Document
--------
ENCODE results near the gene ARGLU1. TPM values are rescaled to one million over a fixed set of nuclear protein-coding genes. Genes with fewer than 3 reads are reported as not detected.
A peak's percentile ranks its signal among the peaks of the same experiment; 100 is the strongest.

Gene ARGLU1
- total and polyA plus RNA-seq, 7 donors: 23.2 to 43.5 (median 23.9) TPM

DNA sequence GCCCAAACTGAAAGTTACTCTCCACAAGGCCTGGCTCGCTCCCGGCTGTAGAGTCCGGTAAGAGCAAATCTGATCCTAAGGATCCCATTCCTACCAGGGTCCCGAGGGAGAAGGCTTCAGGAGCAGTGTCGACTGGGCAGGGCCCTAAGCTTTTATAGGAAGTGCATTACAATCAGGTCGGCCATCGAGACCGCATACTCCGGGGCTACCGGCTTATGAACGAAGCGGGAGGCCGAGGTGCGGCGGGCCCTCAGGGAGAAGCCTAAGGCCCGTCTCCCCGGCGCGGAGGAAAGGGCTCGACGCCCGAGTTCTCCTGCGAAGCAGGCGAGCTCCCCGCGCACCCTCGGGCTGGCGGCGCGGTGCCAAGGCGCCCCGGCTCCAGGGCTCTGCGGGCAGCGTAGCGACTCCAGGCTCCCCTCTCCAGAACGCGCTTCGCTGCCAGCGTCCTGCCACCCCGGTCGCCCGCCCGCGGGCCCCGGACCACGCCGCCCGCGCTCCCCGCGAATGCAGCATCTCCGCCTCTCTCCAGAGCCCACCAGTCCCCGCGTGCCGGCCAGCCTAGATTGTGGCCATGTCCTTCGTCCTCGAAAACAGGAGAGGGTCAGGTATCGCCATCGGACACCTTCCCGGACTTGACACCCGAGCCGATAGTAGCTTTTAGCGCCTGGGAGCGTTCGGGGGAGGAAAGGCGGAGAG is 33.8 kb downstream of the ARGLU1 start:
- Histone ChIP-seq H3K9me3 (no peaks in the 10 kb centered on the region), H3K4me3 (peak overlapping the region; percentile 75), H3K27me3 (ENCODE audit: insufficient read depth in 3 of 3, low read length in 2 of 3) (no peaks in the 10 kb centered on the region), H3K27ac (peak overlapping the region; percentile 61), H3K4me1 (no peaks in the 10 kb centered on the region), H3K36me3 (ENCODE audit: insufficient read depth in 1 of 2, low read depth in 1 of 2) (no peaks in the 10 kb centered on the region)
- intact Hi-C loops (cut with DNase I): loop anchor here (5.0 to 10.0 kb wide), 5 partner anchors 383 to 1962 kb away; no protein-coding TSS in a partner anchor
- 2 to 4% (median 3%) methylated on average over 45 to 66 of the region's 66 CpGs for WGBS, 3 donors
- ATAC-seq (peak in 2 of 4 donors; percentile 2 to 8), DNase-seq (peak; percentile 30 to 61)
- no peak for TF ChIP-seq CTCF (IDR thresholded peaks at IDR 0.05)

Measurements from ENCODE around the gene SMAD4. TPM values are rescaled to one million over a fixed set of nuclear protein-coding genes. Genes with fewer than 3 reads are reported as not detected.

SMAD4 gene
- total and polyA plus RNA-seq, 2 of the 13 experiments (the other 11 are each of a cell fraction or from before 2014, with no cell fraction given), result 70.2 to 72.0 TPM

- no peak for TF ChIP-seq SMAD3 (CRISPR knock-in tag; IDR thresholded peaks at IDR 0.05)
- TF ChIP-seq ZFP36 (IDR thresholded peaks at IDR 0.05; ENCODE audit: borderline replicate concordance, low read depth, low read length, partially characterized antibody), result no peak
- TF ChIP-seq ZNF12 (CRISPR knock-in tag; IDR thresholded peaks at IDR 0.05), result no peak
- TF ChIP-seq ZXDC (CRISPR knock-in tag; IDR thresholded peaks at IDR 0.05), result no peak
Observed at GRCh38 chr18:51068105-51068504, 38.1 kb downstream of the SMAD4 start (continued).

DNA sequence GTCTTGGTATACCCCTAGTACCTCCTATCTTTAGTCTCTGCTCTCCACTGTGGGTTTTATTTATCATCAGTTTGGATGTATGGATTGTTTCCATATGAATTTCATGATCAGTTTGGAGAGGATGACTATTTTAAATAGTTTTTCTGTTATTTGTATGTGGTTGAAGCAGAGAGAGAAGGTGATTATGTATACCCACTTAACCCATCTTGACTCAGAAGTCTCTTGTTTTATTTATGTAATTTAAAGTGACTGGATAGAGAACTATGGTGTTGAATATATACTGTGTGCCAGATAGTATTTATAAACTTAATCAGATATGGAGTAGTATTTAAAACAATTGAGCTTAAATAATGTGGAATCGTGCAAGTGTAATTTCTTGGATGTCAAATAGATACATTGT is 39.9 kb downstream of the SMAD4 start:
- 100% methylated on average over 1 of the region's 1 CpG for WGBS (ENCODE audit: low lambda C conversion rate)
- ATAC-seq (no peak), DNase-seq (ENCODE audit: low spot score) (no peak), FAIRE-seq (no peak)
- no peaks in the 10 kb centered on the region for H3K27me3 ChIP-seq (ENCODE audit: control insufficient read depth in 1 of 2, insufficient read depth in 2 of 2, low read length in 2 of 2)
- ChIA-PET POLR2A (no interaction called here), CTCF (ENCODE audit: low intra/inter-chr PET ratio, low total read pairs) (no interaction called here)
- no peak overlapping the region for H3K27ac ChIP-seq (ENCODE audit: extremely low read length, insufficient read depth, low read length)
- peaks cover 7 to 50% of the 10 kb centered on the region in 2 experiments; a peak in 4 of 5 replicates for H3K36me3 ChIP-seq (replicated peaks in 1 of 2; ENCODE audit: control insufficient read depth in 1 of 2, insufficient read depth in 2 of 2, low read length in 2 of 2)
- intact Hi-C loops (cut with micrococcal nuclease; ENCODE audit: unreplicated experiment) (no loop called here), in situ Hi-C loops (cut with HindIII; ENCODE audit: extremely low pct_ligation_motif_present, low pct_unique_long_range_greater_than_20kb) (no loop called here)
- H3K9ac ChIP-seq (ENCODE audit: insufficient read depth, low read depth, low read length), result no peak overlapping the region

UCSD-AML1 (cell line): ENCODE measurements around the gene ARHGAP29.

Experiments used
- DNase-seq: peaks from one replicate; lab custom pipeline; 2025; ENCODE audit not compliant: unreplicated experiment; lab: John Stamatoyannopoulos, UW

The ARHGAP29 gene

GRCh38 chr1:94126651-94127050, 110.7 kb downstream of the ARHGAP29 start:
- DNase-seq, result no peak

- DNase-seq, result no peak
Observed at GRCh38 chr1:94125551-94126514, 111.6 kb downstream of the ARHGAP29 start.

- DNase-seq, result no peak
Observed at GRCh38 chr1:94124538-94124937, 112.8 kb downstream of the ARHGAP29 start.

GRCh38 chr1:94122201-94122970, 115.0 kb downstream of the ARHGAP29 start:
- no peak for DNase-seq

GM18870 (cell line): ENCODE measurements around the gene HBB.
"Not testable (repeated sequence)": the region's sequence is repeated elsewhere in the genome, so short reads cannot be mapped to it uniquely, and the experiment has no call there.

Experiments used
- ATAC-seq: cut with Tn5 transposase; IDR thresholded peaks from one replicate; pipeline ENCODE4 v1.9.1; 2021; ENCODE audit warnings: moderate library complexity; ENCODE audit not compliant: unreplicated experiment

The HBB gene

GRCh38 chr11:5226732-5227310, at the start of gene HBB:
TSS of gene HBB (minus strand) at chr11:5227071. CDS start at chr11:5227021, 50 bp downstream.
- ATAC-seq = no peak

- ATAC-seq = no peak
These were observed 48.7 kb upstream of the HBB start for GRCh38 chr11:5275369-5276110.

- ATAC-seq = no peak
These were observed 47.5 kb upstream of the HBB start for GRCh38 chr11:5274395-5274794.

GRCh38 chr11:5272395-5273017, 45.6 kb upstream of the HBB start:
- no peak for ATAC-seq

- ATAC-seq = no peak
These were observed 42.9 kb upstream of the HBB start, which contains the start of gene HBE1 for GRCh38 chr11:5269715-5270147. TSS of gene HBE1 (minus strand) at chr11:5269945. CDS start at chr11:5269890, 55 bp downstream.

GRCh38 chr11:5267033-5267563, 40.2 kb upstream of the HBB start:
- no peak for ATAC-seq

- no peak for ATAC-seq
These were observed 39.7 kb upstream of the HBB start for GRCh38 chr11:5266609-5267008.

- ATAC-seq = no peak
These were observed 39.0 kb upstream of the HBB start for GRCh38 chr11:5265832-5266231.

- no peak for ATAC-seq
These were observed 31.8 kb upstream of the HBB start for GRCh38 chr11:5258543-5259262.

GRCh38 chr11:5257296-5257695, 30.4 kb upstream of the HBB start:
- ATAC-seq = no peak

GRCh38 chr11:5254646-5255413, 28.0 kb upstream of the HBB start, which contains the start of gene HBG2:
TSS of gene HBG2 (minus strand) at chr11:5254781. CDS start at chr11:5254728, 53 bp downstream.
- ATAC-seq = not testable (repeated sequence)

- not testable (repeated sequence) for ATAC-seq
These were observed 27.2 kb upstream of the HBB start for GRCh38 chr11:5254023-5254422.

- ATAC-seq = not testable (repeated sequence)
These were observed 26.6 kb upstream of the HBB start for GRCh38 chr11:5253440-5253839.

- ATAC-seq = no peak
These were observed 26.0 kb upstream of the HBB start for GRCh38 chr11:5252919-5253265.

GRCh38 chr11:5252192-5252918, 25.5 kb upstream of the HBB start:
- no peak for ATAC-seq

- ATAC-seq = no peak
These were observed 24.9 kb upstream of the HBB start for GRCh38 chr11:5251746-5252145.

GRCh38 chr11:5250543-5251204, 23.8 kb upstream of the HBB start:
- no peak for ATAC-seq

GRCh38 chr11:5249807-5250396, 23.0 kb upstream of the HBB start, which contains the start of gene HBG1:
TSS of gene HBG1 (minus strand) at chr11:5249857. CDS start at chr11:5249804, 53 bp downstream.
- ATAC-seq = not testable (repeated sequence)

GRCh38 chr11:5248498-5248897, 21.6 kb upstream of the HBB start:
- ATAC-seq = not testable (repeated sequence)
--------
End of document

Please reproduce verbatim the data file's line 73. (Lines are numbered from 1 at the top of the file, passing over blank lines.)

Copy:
- ATAC-seq = no peak